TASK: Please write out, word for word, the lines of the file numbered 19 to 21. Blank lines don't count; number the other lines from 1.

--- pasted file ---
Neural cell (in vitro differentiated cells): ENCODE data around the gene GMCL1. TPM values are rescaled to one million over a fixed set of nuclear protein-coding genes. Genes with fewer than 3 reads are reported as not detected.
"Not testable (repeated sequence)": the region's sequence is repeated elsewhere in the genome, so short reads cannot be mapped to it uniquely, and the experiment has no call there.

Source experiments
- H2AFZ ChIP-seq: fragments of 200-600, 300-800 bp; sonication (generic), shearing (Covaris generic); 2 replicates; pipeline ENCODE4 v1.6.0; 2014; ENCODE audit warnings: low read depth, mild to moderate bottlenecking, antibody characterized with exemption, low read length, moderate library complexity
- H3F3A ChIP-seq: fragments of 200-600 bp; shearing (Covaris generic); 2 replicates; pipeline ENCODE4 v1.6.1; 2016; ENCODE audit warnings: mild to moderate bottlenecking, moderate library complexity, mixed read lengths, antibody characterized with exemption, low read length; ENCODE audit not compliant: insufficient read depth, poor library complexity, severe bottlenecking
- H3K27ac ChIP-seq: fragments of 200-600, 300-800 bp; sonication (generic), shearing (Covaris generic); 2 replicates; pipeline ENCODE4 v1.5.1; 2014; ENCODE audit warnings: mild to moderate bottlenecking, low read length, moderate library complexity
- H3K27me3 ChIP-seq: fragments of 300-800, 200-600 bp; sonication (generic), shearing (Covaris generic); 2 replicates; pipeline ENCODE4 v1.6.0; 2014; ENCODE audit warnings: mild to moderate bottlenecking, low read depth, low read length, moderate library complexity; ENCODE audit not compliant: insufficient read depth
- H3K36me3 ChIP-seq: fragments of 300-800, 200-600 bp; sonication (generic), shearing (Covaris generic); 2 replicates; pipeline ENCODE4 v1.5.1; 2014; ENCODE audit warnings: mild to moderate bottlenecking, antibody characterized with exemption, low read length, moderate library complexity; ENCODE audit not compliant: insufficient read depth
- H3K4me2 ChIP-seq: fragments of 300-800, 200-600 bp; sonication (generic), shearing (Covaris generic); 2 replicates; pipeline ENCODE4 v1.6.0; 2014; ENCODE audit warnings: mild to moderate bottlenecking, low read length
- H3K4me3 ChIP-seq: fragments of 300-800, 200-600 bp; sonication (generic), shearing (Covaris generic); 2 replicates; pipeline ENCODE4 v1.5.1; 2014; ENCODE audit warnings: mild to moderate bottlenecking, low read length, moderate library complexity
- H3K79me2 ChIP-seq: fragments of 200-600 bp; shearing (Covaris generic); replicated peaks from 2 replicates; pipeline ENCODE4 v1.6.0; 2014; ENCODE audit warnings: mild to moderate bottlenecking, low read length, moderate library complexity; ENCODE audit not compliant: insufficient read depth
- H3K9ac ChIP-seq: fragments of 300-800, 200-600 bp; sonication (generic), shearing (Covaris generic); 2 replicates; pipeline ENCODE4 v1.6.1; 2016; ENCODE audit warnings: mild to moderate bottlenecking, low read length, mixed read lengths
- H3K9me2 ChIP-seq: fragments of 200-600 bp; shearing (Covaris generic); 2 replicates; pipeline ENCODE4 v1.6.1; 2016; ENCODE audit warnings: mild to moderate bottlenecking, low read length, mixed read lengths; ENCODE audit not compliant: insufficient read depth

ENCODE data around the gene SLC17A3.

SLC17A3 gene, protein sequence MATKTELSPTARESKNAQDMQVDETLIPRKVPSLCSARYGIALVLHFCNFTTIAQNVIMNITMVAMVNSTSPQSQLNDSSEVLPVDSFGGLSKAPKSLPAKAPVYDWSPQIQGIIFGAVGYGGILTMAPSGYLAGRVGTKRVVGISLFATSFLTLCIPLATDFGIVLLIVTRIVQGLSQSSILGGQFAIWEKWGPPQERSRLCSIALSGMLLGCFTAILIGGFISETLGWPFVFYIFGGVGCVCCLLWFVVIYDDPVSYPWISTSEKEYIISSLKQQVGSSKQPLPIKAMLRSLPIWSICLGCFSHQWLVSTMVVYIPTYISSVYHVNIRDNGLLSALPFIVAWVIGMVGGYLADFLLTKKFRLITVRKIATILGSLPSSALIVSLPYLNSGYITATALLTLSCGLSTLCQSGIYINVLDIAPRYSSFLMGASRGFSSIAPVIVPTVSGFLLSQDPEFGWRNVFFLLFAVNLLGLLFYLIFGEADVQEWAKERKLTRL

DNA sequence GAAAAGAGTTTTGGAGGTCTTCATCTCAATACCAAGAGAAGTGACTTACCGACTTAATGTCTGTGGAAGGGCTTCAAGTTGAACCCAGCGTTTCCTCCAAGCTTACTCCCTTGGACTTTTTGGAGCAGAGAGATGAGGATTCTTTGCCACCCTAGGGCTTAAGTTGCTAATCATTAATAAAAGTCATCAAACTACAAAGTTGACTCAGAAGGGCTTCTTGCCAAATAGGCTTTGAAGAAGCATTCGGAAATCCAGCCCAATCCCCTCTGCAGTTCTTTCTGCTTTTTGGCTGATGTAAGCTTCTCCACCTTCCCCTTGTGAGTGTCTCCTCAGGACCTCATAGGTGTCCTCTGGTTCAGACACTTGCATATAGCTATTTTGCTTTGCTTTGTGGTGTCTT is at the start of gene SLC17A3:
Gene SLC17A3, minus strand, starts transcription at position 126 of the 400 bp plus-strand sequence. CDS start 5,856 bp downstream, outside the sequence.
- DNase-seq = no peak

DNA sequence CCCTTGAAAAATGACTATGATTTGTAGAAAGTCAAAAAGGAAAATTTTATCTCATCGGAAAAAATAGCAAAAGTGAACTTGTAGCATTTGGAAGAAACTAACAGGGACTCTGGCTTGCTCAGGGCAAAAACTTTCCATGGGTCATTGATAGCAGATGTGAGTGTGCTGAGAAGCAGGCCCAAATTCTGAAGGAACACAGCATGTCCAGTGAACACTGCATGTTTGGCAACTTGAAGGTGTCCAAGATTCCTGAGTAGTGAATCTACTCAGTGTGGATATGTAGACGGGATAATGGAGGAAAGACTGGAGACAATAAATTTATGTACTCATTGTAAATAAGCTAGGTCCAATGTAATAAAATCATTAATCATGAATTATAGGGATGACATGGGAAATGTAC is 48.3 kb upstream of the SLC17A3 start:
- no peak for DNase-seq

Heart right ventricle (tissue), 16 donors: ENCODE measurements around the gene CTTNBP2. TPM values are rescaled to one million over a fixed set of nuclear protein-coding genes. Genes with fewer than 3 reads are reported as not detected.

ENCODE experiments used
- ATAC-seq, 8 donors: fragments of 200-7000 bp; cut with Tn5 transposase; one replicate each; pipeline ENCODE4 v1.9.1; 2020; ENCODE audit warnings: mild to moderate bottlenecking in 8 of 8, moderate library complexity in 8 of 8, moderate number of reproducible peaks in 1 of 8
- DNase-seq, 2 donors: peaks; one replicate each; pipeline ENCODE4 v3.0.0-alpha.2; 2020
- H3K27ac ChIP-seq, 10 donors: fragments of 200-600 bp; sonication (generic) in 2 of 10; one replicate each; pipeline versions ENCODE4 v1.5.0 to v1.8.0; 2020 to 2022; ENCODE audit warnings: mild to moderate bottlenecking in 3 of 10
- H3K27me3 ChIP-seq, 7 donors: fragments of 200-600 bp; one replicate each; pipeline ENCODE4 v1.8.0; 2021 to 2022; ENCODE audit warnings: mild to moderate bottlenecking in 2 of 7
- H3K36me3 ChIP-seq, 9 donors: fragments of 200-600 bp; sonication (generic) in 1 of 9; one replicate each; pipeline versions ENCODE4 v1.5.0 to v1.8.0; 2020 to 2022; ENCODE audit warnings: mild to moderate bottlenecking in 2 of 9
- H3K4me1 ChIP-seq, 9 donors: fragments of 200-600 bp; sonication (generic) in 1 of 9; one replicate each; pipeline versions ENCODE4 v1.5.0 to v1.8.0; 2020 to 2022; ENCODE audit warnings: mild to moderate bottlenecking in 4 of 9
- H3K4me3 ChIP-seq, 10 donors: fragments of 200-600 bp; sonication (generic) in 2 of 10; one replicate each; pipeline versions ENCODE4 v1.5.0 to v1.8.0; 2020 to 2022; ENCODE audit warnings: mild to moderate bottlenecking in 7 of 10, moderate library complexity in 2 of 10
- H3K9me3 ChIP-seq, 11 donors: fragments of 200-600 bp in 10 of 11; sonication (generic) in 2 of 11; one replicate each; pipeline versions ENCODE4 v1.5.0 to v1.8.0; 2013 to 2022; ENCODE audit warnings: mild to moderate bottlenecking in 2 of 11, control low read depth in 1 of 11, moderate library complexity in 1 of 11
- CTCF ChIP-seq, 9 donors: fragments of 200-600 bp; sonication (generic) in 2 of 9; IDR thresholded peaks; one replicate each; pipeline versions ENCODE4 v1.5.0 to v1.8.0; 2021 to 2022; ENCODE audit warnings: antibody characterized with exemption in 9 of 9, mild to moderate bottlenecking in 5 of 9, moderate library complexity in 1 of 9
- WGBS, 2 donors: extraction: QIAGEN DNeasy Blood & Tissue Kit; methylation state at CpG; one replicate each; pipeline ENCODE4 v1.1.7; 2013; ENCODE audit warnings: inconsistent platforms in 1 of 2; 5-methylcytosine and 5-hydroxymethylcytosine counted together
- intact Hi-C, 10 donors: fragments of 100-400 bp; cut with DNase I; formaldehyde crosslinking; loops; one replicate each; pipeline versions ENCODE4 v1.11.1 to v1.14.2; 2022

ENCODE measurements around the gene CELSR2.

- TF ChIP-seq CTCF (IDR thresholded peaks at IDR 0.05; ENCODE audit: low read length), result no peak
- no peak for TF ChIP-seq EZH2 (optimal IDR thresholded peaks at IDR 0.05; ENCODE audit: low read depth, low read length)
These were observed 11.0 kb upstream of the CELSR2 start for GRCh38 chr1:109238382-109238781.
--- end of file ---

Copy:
DNA sequence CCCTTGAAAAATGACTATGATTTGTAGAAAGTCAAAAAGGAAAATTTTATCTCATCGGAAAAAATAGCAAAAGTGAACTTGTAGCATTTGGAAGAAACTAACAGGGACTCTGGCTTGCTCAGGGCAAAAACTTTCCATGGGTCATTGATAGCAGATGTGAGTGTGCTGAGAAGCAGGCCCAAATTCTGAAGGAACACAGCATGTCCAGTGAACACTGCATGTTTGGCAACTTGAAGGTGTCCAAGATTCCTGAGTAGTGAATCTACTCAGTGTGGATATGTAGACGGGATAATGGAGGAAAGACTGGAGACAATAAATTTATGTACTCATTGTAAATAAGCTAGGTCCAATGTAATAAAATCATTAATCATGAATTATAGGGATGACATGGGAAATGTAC is 48.3 kb upstream of the SLC17A3 start:
- no peak for DNase-seq

Heart right ventricle (tissue), 16 donors: ENCODE measurements around the gene CTTNBP2. TPM values are rescaled to one million over a fixed set of nuclear protein-coding genes. Genes with fewer than 3 reads are reported as not detected.